A picture is worth a thousand words, and in this one there is a gal walking past a rack of life preservers on her way down the gangplank. She is following a bunch of anglers who are also heading down to a boat, the trio being equally bereft of a life preserver. Rods, check. Tackle box, check. Lures, check. Sunblock, check. Life preserverâ€¦um????
The line of horse collar life vests are about as appealing as an apple at Halloween. Iâ€™ve got to admit, they are what I have traditionally kept under the hatch in my boat. Uncomfortable. Restrictive. Cumbersome. Itâ€™s hard to move around in them! Theyâ€™re popular because they work and they keep me within my budget, but weâ€™ve seldom put them on.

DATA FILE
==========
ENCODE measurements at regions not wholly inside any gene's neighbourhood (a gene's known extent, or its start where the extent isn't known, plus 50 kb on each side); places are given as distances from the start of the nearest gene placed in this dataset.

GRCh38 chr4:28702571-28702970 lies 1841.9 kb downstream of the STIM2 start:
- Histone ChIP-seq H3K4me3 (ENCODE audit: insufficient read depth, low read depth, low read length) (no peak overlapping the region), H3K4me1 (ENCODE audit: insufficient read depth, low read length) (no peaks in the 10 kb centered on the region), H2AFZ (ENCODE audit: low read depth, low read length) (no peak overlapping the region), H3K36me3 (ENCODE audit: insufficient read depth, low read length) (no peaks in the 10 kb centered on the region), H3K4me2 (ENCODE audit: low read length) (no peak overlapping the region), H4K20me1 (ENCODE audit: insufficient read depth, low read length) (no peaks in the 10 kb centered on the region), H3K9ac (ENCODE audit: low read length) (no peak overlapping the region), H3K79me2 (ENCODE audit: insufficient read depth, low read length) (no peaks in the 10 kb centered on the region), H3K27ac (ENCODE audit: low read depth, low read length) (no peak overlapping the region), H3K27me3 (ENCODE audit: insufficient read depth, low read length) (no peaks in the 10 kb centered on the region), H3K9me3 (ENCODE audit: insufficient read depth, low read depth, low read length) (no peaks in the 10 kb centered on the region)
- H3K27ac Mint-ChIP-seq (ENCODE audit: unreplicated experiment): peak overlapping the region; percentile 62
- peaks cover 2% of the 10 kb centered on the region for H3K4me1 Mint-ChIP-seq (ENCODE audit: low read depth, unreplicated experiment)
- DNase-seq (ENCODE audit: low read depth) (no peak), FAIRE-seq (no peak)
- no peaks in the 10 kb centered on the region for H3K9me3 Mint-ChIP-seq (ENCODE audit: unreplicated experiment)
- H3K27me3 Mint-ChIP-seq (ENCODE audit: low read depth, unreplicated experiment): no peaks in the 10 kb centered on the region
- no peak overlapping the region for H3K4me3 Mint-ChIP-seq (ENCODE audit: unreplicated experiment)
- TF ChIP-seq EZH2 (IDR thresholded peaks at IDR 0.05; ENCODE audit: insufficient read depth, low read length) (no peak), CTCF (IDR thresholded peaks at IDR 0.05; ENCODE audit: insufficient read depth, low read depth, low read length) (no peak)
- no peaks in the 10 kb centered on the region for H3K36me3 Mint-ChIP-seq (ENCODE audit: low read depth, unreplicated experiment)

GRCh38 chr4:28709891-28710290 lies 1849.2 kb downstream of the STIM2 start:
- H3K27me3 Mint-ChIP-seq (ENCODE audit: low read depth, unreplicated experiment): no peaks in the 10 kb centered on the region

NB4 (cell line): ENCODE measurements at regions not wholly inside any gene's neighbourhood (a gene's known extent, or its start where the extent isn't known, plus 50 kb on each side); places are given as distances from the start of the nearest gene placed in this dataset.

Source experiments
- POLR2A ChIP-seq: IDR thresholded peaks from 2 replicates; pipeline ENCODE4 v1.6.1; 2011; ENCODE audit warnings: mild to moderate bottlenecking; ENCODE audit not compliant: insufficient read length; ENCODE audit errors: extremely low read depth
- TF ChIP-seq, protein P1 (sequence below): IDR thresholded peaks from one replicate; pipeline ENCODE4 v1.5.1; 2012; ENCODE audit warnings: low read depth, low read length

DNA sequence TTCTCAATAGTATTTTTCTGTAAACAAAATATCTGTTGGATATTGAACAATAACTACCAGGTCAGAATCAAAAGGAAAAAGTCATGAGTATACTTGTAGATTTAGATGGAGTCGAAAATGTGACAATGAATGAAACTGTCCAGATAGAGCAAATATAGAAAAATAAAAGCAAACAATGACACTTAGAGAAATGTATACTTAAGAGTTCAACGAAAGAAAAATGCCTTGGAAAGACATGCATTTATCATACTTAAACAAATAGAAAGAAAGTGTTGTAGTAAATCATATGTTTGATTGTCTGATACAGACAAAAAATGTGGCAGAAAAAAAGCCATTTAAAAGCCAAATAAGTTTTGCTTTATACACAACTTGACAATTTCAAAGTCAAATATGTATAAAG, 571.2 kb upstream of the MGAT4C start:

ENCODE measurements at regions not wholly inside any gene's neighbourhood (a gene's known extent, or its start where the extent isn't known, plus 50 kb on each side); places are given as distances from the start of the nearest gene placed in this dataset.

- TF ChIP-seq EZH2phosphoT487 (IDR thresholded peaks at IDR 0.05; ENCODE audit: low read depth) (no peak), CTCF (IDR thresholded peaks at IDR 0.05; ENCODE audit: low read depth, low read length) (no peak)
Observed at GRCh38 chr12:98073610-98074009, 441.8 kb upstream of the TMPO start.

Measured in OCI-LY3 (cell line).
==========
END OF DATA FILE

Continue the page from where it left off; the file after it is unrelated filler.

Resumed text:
There have been a few times when weâ€™ve really needed them. One time was when a circuit blew on my 4-stroke 90 and the outboard caught fire. I extinguished the blaze, radioed in for a tow, and set the anchor in the deeper water near an inshore island. The seas were big and the life preservers were ready for action. But it was hard getting to them with all the stuff piled high. It took a while, but we got them on.
Nowadays, life preservers are more streamlined, ergonomically designed, and they are comfortable like a t-shirt. The buoyancy that they add is tremendous, most of them are completely stylish, and theyâ€™re designed so that you can wear them all day. You donâ€™t look or feel like a circus clown. You just go about your business and if something bad happens, like unusually stormy seas, engine problems, a boom that swings faster than planned when coming about among or other issues, youâ€™re prepared.
Maybe itâ€™s time I invested in new gear. When everyone on board is wearing PFDs then the battle is won. And in the end, isnâ€™t that all that matters?